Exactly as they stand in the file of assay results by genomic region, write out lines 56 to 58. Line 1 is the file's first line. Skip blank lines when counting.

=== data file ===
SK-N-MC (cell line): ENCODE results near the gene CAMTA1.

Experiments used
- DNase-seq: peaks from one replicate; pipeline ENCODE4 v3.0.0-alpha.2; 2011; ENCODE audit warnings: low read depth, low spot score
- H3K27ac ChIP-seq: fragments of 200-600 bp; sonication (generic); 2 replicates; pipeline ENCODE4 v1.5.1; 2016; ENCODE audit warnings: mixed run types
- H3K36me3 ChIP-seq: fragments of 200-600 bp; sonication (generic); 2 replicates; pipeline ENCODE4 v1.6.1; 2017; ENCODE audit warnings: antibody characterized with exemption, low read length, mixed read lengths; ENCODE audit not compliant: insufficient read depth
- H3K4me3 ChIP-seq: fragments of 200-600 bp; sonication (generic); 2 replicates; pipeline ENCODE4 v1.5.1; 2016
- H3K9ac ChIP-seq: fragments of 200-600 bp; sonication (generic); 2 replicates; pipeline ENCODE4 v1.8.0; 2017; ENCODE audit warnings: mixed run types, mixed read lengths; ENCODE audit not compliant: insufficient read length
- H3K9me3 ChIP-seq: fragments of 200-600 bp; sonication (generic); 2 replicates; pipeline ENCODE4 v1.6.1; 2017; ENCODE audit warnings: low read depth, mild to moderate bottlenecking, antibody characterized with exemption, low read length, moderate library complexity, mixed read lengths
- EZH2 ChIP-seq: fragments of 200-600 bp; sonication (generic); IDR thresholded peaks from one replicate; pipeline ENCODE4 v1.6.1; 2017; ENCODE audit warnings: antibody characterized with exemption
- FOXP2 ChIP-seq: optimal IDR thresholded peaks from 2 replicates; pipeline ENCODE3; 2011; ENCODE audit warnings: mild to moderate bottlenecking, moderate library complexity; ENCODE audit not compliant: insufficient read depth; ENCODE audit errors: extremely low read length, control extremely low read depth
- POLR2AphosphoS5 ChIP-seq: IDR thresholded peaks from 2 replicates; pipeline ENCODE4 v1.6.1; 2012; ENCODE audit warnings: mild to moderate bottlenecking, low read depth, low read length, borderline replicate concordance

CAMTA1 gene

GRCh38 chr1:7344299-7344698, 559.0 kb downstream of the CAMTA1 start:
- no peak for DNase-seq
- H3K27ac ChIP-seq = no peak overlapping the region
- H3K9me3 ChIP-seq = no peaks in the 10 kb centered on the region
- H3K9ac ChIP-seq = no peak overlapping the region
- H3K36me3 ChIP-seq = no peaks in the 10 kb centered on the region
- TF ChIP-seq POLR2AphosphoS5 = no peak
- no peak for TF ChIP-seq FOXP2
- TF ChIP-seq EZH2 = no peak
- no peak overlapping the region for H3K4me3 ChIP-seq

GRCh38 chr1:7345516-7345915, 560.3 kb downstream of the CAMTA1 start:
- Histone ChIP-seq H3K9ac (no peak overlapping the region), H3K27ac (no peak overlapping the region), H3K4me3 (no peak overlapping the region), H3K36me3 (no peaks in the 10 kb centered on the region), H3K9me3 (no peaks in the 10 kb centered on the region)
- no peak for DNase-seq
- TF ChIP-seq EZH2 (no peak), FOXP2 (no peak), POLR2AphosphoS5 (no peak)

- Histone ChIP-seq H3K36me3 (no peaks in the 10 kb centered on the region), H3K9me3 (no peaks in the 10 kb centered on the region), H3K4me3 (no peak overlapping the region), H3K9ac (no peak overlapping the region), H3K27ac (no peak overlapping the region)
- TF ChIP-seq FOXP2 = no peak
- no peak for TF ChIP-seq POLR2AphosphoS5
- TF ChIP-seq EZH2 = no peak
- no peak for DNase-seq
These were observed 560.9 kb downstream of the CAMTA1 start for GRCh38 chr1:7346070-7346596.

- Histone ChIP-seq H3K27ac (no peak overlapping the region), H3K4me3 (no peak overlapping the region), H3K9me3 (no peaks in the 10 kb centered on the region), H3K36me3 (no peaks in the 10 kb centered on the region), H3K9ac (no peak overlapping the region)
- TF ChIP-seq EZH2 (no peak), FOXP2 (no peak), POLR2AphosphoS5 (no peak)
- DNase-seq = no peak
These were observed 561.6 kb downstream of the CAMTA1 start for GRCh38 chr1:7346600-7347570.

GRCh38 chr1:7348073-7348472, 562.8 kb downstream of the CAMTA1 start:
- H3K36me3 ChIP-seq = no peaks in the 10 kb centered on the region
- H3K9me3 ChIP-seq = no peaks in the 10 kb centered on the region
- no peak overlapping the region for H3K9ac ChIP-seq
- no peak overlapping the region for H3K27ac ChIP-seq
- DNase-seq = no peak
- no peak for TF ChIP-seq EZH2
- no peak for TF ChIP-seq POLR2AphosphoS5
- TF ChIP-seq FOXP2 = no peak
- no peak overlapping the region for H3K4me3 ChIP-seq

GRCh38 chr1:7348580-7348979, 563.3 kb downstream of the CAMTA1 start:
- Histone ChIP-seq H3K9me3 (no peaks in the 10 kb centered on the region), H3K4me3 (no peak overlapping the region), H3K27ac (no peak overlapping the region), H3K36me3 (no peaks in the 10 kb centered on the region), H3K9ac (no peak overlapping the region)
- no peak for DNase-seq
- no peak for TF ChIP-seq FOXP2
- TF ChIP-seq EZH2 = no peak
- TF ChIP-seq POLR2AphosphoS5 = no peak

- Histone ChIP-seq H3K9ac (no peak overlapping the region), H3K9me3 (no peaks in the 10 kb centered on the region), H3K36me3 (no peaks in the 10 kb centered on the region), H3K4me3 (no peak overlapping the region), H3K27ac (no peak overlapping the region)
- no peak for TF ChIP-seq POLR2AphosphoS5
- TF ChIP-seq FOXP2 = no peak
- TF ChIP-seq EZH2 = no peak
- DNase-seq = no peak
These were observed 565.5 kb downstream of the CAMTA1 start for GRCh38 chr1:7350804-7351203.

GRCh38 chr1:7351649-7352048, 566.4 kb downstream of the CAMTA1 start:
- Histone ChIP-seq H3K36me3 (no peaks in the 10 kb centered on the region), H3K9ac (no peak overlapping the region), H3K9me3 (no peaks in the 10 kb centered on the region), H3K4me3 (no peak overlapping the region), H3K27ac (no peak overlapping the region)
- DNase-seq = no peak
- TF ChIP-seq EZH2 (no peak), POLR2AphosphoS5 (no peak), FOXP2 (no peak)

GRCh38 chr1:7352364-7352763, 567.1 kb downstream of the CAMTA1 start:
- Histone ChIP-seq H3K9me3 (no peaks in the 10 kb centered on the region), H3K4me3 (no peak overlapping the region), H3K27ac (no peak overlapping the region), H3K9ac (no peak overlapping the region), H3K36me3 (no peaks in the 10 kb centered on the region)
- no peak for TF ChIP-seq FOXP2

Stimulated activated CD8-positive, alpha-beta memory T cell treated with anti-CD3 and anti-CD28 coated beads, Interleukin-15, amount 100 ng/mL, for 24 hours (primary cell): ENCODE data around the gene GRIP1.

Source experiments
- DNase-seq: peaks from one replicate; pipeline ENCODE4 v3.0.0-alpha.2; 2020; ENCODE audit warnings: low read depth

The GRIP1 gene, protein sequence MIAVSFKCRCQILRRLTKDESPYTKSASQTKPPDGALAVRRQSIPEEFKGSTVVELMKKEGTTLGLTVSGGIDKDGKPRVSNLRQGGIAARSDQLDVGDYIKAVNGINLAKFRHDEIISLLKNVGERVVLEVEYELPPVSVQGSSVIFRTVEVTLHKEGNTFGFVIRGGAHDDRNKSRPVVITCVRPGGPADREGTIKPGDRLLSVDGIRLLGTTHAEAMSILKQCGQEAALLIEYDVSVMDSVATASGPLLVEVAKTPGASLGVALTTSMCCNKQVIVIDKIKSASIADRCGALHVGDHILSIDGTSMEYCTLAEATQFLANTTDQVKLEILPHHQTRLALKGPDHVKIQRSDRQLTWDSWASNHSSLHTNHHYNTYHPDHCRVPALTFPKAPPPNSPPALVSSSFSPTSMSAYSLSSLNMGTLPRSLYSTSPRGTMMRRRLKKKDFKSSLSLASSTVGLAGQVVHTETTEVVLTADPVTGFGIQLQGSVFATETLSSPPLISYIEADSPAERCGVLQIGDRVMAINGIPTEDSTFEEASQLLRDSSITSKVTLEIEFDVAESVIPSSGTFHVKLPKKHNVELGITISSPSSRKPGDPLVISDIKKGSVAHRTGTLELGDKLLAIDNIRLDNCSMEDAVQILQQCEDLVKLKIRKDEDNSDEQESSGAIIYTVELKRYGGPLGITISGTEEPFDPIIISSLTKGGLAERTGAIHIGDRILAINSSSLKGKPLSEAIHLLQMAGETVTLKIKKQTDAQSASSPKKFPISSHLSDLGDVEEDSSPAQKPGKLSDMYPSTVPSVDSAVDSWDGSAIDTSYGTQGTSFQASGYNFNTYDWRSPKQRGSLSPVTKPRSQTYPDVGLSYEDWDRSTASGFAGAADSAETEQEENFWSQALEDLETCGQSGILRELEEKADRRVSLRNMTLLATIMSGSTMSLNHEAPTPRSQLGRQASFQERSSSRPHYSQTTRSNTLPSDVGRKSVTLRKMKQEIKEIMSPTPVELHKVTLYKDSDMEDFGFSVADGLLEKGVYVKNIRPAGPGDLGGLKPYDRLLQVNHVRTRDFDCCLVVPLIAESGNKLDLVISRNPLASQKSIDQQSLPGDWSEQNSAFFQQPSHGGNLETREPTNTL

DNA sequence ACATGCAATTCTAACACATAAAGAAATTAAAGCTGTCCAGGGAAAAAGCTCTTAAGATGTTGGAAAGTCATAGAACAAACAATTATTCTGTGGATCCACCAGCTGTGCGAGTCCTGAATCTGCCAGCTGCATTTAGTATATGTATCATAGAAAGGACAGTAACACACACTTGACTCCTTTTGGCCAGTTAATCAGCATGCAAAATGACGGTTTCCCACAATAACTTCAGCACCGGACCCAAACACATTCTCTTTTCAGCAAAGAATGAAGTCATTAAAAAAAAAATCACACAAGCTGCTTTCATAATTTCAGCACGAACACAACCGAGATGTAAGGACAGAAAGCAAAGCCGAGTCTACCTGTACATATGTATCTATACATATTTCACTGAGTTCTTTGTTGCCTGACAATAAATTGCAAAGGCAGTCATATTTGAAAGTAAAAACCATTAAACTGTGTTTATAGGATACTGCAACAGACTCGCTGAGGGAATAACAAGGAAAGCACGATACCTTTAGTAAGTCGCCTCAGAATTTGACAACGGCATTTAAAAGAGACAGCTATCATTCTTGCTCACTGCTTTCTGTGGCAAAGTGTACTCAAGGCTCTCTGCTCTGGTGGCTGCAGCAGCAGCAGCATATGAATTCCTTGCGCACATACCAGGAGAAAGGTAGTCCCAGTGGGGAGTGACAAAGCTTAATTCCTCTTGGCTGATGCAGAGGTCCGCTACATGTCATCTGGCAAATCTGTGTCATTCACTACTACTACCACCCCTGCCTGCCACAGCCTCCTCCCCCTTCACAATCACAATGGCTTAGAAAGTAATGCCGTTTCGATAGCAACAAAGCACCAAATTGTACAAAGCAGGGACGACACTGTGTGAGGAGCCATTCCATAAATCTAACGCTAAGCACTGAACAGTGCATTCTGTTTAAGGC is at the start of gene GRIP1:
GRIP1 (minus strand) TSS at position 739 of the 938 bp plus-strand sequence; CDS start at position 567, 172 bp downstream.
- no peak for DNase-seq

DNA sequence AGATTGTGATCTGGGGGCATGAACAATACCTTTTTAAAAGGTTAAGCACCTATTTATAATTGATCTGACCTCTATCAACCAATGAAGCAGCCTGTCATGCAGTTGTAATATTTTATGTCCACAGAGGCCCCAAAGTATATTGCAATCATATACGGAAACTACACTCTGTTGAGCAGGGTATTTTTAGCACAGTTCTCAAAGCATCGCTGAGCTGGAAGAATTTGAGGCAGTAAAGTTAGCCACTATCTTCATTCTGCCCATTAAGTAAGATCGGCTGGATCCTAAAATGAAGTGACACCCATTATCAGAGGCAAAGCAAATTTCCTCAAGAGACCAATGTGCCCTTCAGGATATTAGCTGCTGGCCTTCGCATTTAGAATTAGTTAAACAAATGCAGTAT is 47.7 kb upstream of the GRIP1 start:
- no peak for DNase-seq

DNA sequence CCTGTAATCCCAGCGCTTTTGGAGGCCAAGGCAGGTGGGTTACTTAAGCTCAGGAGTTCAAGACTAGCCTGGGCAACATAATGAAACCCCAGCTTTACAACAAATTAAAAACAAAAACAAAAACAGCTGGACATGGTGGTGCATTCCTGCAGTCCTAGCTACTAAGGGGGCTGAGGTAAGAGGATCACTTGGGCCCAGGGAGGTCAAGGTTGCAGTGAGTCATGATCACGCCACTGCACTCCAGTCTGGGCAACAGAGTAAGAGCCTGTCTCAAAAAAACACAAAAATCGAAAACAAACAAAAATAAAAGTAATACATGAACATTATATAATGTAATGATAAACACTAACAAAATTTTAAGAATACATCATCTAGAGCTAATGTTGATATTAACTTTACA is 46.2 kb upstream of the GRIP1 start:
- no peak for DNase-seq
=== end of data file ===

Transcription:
- TF ChIP-seq EZH2 = no peak
- DNase-seq = no peak
These were observed 565.5 kb downstream of the CAMTA1 start for GRCh38 chr1:7350804-7351203.